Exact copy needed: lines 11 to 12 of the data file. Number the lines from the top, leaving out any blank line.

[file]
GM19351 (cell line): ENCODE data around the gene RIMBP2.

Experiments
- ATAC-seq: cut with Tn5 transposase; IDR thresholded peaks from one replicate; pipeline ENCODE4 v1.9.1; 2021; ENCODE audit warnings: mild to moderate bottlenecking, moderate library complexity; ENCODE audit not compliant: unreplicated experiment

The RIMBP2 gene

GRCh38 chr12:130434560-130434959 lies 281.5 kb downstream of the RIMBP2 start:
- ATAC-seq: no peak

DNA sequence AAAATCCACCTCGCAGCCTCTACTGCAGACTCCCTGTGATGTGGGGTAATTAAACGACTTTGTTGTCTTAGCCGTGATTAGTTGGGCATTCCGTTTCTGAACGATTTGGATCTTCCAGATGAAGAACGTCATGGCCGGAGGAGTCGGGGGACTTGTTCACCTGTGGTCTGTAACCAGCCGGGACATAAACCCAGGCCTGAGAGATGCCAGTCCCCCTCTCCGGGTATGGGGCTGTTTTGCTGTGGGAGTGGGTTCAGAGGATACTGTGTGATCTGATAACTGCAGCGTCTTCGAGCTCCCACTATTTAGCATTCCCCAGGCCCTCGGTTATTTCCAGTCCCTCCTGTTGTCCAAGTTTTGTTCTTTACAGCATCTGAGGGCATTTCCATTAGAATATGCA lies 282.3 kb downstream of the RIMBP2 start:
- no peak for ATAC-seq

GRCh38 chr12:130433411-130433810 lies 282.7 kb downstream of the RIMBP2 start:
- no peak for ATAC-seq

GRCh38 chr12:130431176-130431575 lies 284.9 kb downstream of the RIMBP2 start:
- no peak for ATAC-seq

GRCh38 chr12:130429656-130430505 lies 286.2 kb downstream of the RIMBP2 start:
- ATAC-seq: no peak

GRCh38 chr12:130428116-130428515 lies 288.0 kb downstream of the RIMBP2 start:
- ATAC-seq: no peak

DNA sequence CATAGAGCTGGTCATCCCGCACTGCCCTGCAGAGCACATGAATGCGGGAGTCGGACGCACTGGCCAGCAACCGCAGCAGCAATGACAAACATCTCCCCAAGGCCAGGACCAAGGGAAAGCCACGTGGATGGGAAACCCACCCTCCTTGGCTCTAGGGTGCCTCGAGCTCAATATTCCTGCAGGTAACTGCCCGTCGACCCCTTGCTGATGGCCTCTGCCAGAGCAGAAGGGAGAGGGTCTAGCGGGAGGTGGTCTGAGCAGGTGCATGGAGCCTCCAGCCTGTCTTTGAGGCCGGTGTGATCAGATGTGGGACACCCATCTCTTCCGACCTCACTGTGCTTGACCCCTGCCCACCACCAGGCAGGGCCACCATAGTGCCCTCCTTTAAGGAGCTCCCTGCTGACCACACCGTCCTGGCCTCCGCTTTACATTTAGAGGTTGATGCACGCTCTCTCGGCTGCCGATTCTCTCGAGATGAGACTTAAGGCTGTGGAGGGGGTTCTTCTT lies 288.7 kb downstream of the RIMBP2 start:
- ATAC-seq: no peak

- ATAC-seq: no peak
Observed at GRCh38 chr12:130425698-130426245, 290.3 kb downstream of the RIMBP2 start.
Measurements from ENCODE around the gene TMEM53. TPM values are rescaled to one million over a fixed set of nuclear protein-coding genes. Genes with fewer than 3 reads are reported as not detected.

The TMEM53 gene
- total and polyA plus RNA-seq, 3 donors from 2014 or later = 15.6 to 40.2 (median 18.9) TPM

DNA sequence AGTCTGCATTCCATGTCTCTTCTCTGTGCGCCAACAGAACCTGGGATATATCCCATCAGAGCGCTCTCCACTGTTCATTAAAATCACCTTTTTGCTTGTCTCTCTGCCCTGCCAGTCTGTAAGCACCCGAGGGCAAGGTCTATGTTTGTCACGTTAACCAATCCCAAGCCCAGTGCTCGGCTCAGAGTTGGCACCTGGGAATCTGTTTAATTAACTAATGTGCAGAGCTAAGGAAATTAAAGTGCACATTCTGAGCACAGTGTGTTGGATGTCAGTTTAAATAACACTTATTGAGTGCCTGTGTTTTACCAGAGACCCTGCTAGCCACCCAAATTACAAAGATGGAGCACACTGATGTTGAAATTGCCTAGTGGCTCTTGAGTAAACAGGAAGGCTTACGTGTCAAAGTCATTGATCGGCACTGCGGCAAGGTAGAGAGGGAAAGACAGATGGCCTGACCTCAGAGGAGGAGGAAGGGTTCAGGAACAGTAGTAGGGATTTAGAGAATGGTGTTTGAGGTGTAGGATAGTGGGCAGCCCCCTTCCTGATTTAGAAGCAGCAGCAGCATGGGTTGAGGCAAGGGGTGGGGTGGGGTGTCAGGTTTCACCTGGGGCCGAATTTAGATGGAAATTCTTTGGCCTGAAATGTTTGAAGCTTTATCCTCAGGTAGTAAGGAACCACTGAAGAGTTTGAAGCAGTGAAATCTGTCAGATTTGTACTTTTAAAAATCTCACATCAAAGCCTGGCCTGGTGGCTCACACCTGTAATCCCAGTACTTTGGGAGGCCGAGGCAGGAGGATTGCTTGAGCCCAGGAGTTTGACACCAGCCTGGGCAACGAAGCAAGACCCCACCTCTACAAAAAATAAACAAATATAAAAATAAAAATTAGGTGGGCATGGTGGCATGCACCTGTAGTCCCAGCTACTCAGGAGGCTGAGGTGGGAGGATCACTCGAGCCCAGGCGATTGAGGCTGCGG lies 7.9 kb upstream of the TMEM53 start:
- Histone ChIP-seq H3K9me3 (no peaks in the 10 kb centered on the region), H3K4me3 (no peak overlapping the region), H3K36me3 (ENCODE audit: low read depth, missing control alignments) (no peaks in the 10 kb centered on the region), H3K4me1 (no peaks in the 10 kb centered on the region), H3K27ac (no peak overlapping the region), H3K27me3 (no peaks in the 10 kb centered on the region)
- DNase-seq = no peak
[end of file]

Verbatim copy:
GRCh38 chr12:130431176-130431575 lies 284.9 kb downstream of the RIMBP2 start:
- no peak for ATAC-seq